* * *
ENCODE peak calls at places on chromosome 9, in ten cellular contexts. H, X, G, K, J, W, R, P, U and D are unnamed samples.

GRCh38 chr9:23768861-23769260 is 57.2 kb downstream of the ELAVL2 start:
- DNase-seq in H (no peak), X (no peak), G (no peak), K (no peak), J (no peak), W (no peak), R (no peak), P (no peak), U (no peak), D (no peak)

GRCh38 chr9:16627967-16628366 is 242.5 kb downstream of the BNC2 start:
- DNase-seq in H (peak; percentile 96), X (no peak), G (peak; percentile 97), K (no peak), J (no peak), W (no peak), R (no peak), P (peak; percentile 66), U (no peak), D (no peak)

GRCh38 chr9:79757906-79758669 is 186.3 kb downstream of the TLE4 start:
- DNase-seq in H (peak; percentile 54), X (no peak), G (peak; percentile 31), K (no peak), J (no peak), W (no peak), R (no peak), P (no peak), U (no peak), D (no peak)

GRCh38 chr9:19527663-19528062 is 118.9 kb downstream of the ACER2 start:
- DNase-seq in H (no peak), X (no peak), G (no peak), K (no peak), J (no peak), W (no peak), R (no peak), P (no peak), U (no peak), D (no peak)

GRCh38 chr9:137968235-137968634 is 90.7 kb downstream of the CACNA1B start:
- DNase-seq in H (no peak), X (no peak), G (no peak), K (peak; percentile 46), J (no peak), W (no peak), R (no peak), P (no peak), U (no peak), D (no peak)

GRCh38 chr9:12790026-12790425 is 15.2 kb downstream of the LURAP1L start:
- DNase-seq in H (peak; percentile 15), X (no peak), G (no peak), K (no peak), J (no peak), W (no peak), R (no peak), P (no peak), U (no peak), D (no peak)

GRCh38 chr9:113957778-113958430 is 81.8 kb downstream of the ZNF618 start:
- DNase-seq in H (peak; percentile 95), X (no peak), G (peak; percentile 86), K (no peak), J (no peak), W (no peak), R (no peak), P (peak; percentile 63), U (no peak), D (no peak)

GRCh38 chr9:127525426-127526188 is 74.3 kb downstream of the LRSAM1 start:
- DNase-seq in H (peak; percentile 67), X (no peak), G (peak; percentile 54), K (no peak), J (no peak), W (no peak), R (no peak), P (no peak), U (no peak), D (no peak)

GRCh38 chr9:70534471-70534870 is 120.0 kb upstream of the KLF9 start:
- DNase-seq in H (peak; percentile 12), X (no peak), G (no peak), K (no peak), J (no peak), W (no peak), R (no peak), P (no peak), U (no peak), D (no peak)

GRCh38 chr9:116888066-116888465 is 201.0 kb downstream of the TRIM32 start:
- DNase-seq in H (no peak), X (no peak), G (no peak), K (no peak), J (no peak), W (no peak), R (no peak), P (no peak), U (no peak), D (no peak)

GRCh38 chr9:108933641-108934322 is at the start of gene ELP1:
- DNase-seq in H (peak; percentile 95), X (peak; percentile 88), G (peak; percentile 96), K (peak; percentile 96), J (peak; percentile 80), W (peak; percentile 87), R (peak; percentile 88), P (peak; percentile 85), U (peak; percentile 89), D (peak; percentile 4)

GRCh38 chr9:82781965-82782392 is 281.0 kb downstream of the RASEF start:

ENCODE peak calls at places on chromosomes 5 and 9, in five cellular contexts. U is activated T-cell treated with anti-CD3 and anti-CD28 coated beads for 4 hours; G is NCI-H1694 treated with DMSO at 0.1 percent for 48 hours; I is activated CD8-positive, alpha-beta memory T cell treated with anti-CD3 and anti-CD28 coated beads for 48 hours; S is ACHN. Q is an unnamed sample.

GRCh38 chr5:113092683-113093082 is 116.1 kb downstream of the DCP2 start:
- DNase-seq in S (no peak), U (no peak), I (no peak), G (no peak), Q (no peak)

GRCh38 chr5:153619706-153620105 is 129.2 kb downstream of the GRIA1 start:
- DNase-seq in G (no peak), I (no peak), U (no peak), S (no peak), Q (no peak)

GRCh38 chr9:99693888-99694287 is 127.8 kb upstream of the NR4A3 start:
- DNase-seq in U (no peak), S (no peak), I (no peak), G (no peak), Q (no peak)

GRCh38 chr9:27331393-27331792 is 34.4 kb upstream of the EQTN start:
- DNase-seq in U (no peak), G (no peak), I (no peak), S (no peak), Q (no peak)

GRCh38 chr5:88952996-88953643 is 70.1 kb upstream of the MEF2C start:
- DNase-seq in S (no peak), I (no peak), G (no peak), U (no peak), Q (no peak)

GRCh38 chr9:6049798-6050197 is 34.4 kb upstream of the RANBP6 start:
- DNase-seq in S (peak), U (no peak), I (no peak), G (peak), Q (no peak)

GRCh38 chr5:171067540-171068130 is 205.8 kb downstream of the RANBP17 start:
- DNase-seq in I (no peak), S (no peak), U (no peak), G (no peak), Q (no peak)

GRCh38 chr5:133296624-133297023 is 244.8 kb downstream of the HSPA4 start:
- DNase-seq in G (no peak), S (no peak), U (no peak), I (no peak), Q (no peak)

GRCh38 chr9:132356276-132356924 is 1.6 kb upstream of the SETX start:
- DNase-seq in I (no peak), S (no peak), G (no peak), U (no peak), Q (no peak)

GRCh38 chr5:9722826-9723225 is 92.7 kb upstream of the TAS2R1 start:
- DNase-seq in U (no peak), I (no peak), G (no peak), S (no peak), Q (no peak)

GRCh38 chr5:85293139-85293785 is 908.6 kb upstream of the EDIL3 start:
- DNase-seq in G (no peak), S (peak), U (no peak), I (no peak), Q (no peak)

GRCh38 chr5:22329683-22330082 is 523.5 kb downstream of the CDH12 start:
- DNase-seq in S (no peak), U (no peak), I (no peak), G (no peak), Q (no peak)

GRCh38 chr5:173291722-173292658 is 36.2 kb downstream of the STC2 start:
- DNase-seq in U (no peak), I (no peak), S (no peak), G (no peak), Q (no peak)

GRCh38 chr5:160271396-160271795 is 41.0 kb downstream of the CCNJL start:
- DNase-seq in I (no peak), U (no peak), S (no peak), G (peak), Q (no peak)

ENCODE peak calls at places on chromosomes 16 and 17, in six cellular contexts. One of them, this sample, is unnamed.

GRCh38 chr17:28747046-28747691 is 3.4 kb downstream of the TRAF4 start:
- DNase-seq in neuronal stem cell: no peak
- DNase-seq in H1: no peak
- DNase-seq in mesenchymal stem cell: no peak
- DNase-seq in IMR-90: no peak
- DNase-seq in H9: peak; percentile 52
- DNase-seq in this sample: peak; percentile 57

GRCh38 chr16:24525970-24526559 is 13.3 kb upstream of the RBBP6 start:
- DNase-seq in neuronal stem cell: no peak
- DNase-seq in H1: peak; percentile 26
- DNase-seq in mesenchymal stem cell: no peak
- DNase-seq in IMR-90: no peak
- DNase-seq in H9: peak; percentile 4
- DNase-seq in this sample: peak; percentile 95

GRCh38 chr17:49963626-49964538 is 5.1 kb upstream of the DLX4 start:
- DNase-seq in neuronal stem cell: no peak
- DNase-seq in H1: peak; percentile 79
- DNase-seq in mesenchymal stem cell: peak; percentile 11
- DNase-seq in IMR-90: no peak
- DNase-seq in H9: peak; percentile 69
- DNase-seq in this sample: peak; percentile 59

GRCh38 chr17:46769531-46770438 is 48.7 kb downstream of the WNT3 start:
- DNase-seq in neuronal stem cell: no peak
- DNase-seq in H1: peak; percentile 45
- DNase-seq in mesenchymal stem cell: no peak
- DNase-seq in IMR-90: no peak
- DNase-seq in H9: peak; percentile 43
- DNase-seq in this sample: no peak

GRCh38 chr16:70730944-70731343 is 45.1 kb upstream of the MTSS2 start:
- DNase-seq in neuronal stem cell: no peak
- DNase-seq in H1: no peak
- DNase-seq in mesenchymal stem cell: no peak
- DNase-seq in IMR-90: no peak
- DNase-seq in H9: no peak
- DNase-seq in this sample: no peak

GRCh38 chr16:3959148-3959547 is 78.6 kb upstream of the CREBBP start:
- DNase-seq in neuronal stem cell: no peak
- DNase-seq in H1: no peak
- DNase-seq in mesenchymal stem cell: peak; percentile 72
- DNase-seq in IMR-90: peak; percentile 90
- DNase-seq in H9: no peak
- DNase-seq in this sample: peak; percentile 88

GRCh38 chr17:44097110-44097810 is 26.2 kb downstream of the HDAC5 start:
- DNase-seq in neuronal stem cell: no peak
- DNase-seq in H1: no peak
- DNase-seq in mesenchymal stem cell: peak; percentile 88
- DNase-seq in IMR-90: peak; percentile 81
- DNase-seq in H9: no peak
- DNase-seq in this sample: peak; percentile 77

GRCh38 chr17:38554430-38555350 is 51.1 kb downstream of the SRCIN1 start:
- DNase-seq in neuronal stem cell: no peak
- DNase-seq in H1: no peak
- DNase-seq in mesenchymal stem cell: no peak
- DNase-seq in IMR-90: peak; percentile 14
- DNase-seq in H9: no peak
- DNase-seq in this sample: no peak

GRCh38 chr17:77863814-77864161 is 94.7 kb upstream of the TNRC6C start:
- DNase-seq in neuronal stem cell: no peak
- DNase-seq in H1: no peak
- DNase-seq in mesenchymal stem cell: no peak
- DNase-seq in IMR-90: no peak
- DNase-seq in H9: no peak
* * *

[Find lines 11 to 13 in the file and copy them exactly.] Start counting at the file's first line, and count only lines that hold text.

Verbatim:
- DNase-seq in H (no peak), X (no peak), G (no peak), K (peak; percentile 46), J (no peak), W (no peak), R (no peak), P (no peak), U (no peak), D (no peak)

GRCh38 chr9:12790026-12790425 is 15.2 kb downstream of the LURAP1L start:
- DNase-seq in H (peak; percentile 15), X (no peak), G (no peak), K (no peak), J (no peak), W (no peak), R (no peak), P (no peak), U (no peak), D (no peak)